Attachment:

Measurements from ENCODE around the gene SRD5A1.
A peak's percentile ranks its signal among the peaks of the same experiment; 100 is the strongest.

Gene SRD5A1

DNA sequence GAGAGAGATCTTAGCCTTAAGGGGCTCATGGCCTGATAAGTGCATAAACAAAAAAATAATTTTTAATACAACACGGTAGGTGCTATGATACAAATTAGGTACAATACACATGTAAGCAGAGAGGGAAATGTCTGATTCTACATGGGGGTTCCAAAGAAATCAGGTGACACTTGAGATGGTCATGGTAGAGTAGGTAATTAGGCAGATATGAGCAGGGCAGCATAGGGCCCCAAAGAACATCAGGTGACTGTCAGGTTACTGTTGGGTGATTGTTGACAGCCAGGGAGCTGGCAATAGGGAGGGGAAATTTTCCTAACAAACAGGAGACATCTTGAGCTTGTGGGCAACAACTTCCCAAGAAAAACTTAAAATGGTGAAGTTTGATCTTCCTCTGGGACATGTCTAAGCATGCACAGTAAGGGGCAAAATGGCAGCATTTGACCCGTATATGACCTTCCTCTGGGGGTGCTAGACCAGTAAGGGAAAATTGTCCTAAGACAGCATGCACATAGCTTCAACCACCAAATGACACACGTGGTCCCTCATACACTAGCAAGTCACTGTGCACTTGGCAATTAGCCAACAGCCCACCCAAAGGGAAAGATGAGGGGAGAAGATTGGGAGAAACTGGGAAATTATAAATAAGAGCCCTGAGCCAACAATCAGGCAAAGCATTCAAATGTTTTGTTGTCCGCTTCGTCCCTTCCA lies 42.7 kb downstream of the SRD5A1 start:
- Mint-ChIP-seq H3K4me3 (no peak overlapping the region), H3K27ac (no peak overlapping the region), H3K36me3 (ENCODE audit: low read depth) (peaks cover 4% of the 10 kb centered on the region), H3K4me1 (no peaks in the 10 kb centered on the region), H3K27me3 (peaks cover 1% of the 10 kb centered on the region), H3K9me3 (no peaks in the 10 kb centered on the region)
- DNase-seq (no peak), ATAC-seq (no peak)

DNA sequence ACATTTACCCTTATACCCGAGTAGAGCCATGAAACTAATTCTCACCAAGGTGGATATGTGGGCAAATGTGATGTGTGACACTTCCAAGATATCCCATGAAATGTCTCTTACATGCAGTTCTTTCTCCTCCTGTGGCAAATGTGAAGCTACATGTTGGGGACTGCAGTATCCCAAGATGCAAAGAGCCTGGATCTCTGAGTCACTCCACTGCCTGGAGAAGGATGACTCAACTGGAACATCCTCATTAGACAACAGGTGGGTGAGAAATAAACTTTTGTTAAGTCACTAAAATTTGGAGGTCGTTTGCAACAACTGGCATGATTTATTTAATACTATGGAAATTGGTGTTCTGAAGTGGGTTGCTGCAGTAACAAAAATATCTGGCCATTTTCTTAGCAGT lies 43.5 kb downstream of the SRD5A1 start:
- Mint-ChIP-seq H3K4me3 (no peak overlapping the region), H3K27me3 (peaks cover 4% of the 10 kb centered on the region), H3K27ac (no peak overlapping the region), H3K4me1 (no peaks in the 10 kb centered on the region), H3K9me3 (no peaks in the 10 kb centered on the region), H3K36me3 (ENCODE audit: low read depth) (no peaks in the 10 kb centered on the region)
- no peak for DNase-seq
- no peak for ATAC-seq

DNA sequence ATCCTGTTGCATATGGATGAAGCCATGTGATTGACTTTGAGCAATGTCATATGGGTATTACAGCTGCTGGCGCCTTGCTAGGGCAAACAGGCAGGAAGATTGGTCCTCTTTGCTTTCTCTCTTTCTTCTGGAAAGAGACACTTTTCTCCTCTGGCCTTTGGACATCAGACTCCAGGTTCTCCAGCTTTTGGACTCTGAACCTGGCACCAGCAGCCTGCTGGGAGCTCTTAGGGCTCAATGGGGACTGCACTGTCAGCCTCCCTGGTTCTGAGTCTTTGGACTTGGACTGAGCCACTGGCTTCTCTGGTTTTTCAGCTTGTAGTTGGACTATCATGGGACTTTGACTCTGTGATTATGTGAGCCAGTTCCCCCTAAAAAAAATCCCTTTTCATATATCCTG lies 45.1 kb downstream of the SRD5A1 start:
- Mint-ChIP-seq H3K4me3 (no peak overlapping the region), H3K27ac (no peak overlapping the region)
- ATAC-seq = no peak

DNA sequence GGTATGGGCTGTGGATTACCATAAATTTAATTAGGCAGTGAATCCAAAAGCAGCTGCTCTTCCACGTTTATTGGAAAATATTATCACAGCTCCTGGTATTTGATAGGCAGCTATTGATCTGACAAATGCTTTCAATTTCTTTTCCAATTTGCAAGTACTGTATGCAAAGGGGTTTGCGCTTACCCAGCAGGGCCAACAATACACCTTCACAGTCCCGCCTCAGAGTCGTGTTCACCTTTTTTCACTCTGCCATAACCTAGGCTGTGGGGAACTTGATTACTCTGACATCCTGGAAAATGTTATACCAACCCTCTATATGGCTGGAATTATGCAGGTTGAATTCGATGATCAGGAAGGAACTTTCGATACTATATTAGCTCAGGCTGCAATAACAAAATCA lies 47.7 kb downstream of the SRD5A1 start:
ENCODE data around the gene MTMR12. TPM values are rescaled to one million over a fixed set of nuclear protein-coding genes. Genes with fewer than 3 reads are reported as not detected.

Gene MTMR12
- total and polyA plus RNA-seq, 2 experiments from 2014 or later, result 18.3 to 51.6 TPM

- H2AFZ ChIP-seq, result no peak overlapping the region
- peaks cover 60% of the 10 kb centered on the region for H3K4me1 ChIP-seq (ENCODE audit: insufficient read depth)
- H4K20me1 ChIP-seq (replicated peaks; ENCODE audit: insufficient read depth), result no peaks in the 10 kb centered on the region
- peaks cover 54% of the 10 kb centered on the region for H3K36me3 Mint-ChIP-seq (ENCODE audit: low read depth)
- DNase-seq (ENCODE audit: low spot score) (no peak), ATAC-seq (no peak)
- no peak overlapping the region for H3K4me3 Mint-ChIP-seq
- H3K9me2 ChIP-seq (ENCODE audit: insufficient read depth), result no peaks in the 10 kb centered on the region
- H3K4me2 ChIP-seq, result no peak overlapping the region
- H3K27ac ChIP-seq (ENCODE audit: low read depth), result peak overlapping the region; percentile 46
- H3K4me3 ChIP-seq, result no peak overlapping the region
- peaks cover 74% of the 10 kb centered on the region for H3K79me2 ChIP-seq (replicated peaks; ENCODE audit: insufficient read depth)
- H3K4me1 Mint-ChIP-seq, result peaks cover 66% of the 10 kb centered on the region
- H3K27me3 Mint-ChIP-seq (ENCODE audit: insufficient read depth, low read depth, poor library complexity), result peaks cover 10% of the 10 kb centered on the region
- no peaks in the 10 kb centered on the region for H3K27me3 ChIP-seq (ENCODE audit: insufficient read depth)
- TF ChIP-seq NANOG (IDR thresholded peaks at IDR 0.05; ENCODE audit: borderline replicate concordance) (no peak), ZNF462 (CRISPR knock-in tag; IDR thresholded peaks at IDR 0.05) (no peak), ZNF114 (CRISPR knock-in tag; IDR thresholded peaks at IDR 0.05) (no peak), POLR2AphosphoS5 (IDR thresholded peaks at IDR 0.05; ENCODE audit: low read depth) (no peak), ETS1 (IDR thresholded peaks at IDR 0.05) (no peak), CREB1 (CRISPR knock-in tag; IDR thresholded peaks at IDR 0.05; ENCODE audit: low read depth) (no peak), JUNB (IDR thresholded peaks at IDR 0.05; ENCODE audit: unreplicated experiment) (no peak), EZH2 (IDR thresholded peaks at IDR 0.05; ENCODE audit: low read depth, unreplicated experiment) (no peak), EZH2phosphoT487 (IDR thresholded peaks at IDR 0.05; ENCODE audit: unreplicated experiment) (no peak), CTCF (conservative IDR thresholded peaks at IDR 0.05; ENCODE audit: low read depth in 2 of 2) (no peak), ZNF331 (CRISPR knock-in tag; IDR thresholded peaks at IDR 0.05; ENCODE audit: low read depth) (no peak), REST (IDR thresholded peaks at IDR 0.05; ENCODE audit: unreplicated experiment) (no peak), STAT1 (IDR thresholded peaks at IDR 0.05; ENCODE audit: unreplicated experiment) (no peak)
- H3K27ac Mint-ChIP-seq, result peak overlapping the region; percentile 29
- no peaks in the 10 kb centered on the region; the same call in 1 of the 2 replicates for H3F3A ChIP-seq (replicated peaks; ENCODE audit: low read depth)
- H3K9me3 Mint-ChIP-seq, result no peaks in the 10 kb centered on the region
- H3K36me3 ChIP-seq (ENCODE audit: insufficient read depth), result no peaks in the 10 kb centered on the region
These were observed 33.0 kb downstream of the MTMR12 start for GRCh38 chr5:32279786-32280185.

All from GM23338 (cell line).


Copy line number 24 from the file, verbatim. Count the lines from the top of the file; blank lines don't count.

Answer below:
- H3K9me2 ChIP-seq (ENCODE audit: insufficient read depth), result no peaks in the 10 kb centered on the region